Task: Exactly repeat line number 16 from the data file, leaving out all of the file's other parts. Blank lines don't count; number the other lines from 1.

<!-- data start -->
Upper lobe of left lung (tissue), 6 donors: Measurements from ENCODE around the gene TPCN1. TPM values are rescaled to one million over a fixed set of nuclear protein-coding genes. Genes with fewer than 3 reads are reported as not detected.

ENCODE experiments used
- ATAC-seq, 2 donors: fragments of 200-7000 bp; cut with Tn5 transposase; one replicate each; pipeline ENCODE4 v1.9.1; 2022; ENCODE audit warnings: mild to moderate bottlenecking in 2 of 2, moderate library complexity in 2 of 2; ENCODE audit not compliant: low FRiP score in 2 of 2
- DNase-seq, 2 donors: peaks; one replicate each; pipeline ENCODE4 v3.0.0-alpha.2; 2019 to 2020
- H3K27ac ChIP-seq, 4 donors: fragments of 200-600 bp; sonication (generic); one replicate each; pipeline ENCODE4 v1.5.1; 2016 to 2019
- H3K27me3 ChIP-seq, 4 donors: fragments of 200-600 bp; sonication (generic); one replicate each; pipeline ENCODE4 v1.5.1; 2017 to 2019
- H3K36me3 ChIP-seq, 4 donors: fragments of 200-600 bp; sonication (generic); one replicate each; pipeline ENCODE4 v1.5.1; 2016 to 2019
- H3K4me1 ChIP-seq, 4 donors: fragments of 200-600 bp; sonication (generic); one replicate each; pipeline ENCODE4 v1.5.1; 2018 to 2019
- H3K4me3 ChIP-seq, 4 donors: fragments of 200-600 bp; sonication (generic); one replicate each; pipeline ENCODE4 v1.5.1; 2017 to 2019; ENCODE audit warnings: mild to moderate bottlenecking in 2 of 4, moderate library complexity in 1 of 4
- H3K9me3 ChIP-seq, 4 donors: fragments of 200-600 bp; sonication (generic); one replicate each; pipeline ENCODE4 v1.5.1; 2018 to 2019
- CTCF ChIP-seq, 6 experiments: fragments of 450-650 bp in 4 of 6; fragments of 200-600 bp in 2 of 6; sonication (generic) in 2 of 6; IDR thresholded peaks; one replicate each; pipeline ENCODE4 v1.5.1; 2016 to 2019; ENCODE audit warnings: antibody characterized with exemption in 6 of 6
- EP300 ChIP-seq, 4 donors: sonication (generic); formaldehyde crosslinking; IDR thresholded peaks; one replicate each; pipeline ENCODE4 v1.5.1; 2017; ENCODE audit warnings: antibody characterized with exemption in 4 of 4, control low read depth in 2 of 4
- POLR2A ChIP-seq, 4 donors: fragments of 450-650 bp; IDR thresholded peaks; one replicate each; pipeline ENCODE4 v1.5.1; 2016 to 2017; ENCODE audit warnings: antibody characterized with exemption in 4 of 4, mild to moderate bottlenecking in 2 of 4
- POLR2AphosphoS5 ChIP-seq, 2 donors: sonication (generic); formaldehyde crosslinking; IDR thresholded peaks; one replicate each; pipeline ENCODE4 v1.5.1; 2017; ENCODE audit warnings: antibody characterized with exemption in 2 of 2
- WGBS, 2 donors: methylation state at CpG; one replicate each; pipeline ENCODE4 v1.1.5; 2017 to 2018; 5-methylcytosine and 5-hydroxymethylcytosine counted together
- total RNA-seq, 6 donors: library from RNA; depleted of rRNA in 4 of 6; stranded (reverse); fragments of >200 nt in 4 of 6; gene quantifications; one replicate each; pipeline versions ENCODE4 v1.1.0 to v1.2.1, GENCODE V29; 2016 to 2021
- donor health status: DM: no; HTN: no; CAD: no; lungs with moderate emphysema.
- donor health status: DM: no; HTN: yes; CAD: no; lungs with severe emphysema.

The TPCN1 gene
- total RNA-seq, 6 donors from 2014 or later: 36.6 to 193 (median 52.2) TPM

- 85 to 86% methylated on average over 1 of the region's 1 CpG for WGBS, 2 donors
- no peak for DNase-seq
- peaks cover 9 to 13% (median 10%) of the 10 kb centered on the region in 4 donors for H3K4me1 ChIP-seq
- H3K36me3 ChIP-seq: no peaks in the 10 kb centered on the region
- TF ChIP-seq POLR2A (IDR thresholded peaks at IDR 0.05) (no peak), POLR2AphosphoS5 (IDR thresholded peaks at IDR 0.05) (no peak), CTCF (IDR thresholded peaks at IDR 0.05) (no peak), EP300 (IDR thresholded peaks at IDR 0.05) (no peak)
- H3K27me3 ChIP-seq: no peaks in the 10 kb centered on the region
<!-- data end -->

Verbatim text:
- total RNA-seq, 6 donors: library from RNA; depleted of rRNA in 4 of 6; stranded (reverse); fragments of >200 nt in 4 of 6; gene quantifications; one replicate each; pipeline versions ENCODE4 v1.1.0 to v1.2.1, GENCODE V29; 2016 to 2021